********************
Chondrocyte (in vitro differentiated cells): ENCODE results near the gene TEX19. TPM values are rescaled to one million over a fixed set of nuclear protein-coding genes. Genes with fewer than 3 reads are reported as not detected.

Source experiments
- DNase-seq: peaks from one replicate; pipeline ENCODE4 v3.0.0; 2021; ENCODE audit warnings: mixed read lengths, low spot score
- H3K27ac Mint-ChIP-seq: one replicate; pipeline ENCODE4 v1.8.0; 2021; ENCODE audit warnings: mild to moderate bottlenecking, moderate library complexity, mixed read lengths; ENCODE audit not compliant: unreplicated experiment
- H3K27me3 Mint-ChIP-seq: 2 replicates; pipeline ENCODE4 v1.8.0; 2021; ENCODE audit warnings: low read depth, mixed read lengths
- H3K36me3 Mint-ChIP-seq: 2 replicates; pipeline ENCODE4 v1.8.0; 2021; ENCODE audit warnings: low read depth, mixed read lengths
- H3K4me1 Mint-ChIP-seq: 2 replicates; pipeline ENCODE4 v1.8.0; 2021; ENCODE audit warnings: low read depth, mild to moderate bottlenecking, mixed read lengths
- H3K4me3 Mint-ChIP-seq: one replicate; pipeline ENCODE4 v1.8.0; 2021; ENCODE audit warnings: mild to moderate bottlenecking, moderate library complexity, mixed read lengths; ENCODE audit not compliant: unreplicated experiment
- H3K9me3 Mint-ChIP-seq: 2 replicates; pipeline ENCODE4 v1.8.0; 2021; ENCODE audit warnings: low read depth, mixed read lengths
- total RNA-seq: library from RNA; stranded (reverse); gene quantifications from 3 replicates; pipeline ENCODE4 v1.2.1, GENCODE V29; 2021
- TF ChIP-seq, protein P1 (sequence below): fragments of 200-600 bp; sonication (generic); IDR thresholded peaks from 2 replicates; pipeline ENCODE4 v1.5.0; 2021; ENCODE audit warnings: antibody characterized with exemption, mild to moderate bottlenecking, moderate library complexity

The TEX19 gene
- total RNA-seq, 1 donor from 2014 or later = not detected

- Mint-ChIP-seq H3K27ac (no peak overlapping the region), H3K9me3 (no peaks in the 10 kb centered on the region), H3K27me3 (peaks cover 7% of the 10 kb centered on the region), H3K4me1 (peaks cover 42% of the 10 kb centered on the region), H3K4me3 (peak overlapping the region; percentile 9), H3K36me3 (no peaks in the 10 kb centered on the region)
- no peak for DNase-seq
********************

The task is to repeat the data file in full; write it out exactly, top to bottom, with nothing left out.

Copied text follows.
Chondrocyte (in vitro differentiated cells): ENCODE results near the gene TEX19. TPM values are rescaled to one million over a fixed set of nuclear protein-coding genes. Genes with fewer than 3 reads are reported as not detected.

Source experiments
- DNase-seq: peaks from one replicate; pipeline ENCODE4 v3.0.0; 2021; ENCODE audit warnings: mixed read lengths, low spot score
- H3K27ac Mint-ChIP-seq: one replicate; pipeline ENCODE4 v1.8.0; 2021; ENCODE audit warnings: mild to moderate bottlenecking, moderate library complexity, mixed read lengths; ENCODE audit not compliant: unreplicated experiment
- H3K27me3 Mint-ChIP-seq: 2 replicates; pipeline ENCODE4 v1.8.0; 2021; ENCODE audit warnings: low read depth, mixed read lengths
- H3K36me3 Mint-ChIP-seq: 2 replicates; pipeline ENCODE4 v1.8.0; 2021; ENCODE audit warnings: low read depth, mixed read lengths
- H3K4me1 Mint-ChIP-seq: 2 replicates; pipeline ENCODE4 v1.8.0; 2021; ENCODE audit warnings: low read depth, mild to moderate bottlenecking, mixed read lengths
- H3K4me3 Mint-ChIP-seq: one replicate; pipeline ENCODE4 v1.8.0; 2021; ENCODE audit warnings: mild to moderate bottlenecking, moderate library complexity, mixed read lengths; ENCODE audit not compliant: unreplicated experiment
- H3K9me3 Mint-ChIP-seq: 2 replicates; pipeline ENCODE4 v1.8.0; 2021; ENCODE audit warnings: low read depth, mixed read lengths
- total RNA-seq: library from RNA; stranded (reverse); gene quantifications from 3 replicates; pipeline ENCODE4 v1.2.1, GENCODE V29; 2021
- TF ChIP-seq, protein P1 (sequence below): fragments of 200-600 bp; sonication (generic); IDR thresholded peaks from 2 replicates; pipeline ENCODE4 v1.5.0; 2021; ENCODE audit warnings: antibody characterized with exemption, mild to moderate bottlenecking, moderate library complexity

The TEX19 gene
- total RNA-seq, 1 donor from 2014 or later = not detected

- Mint-ChIP-seq H3K27ac (no peak overlapping the region), H3K9me3 (no peaks in the 10 kb centered on the region), H3K27me3 (peaks cover 7% of the 10 kb centered on the region), H3K4me1 (peaks cover 42% of the 10 kb centered on the region), H3K4me3 (peak overlapping the region; percentile 9), H3K36me3 (no peaks in the 10 kb centered on the region)
- no peak for DNase-seq